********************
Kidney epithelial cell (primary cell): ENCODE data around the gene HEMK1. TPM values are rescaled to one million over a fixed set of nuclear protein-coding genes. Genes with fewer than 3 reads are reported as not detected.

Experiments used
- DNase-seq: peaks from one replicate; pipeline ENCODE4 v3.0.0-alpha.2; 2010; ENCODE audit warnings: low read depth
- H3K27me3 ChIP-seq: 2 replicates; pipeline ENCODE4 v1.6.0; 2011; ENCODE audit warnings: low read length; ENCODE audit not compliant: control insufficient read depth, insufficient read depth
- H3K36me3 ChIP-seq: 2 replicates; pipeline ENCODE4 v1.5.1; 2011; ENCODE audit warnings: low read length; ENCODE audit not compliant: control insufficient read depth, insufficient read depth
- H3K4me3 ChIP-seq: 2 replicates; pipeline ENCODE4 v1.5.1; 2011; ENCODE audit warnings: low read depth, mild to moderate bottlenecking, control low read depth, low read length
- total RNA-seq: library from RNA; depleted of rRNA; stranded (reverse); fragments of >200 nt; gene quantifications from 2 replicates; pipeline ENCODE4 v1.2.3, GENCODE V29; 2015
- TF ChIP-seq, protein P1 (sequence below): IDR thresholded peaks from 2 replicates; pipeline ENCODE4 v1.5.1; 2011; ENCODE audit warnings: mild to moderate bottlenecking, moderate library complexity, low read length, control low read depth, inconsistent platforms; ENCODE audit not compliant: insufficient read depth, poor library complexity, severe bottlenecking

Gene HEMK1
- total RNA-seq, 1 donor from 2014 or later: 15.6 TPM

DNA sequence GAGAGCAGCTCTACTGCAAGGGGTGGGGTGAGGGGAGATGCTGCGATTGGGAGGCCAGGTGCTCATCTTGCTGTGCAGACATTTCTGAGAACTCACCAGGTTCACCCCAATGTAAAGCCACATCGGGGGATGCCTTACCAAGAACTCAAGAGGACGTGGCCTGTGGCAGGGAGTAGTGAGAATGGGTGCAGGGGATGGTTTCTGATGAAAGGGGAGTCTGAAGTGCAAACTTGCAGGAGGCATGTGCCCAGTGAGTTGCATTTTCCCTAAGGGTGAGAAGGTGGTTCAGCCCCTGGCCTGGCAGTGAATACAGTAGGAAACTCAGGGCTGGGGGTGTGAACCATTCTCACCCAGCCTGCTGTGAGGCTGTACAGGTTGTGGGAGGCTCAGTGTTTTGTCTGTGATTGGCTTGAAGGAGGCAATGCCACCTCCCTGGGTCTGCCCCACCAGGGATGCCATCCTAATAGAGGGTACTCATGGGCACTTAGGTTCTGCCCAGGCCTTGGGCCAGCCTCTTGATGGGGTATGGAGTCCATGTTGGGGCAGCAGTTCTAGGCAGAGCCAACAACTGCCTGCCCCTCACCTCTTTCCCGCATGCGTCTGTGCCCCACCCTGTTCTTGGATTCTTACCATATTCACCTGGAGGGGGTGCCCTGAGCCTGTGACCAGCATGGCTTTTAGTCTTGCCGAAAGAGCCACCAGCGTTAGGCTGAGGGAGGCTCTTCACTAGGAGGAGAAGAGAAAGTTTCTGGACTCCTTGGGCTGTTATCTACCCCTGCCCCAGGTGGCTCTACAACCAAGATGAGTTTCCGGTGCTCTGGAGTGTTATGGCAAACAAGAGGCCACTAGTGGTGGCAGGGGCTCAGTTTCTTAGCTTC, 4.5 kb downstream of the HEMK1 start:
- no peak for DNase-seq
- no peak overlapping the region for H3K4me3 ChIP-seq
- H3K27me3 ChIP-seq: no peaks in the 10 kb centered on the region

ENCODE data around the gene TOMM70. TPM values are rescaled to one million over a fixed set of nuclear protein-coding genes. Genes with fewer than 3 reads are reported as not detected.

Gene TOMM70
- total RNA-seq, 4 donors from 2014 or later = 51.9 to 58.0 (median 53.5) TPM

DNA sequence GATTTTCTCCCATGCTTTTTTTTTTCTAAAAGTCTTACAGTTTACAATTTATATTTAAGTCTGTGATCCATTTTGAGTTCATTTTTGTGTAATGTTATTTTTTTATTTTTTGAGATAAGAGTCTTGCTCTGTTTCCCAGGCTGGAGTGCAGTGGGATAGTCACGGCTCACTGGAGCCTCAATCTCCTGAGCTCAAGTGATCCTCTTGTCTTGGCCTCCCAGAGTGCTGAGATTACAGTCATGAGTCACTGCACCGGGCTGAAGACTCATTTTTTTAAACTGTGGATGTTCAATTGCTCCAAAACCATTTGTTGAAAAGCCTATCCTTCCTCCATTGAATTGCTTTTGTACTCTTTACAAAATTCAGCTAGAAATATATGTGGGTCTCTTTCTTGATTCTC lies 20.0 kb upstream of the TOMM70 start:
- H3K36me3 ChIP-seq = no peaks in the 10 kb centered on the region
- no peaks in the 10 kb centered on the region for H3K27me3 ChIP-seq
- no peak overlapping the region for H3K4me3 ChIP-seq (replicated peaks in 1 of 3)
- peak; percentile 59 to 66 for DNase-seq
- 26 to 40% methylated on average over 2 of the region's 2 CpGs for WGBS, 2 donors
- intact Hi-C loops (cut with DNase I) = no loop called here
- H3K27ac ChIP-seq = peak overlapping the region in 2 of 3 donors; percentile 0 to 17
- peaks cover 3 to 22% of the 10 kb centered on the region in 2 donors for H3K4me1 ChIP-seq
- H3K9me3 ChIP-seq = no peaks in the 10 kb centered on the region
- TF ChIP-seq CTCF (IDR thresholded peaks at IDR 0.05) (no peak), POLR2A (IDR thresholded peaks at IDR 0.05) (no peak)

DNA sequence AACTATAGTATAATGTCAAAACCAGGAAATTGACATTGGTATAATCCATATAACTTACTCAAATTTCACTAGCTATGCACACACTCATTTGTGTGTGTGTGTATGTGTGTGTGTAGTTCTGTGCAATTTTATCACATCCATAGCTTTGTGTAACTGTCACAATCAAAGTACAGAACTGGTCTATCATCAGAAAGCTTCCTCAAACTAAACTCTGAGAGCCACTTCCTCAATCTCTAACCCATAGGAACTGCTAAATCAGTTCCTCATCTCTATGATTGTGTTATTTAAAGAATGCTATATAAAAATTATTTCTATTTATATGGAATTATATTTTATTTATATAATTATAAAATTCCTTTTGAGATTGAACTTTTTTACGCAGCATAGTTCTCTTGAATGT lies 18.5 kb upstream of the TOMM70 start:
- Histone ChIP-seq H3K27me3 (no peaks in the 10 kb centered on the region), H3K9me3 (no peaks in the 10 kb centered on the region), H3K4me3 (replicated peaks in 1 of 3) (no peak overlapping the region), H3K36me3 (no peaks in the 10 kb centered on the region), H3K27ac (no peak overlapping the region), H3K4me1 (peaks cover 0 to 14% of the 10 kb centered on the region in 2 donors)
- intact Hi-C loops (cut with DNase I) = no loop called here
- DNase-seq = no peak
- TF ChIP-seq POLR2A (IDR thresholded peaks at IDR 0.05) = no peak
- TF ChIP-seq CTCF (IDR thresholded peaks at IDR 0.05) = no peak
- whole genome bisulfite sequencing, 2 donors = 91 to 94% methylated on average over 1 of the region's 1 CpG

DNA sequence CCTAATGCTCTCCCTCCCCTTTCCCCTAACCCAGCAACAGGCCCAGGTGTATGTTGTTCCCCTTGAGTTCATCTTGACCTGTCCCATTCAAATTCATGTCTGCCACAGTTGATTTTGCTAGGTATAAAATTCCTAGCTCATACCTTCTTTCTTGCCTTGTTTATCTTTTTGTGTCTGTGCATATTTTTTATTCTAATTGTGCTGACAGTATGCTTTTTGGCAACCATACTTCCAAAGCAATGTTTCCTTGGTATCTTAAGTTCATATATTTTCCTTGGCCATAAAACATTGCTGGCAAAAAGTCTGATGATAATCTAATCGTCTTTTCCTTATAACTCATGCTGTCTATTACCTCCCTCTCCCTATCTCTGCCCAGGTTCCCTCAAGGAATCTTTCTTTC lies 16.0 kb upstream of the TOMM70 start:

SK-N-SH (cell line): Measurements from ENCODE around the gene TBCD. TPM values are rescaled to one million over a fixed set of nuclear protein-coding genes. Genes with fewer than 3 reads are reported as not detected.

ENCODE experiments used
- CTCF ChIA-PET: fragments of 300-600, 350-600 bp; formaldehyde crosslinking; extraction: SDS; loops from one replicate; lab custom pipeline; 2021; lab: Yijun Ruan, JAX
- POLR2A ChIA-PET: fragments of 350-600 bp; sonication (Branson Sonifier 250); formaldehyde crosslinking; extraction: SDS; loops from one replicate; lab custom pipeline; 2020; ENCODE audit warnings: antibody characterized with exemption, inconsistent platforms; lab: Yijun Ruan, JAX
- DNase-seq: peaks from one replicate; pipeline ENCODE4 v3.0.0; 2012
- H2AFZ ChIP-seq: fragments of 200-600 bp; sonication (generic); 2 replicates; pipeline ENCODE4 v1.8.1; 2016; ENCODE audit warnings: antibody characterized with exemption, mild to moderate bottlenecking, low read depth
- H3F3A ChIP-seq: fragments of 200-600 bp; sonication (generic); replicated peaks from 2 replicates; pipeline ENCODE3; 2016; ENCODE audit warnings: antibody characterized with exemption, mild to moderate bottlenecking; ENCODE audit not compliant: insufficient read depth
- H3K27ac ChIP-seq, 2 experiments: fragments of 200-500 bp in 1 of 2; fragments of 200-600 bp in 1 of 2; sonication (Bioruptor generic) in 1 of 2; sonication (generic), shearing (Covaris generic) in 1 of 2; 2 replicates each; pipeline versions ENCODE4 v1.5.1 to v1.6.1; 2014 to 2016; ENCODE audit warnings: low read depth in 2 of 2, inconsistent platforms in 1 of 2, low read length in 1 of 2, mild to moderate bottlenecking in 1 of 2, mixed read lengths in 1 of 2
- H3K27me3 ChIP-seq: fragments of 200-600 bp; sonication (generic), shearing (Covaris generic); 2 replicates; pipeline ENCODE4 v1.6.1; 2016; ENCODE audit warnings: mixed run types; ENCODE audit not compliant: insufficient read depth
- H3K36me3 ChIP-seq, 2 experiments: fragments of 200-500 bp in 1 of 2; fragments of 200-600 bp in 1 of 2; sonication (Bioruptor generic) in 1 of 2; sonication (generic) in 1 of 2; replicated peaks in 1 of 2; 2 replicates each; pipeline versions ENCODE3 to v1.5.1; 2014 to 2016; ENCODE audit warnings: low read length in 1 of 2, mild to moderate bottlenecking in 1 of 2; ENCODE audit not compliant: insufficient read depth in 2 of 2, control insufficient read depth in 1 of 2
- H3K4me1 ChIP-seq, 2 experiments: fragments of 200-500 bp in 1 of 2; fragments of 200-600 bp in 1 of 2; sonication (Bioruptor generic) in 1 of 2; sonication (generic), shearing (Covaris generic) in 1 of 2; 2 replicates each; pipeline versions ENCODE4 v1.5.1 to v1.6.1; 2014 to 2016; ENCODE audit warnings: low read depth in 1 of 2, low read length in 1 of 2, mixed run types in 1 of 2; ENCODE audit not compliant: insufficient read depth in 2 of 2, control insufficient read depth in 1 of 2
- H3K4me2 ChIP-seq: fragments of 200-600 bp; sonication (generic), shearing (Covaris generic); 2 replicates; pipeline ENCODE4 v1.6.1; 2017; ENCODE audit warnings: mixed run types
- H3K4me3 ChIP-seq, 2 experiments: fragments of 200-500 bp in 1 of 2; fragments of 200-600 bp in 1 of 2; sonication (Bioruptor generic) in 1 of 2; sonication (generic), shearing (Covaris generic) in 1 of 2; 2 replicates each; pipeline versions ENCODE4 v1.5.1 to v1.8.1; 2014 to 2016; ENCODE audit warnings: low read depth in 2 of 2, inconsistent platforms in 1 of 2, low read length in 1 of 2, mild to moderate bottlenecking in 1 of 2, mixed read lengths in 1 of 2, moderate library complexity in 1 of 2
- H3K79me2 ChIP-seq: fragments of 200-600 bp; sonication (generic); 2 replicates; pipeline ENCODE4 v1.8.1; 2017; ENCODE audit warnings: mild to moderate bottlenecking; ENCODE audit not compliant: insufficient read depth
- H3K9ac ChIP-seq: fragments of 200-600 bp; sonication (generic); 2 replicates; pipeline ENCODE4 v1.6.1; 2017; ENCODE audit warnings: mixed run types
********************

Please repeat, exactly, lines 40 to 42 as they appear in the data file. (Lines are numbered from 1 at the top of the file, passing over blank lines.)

- POLR2A ChIA-PET: fragments of 350-600 bp; sonication (Branson Sonifier 250); formaldehyde crosslinking; extraction: SDS; loops from one replicate; lab custom pipeline; 2020; ENCODE audit warnings: antibody characterized with exemption, inconsistent platforms; lab: Yijun Ruan, JAX
- DNase-seq: peaks from one replicate; pipeline ENCODE4 v3.0.0; 2012
- H2AFZ ChIP-seq: fragments of 200-600 bp; sonication (generic); 2 replicates; pipeline ENCODE4 v1.8.1; 2016; ENCODE audit warnings: antibody characterized with exemption, mild to moderate bottlenecking, low read depth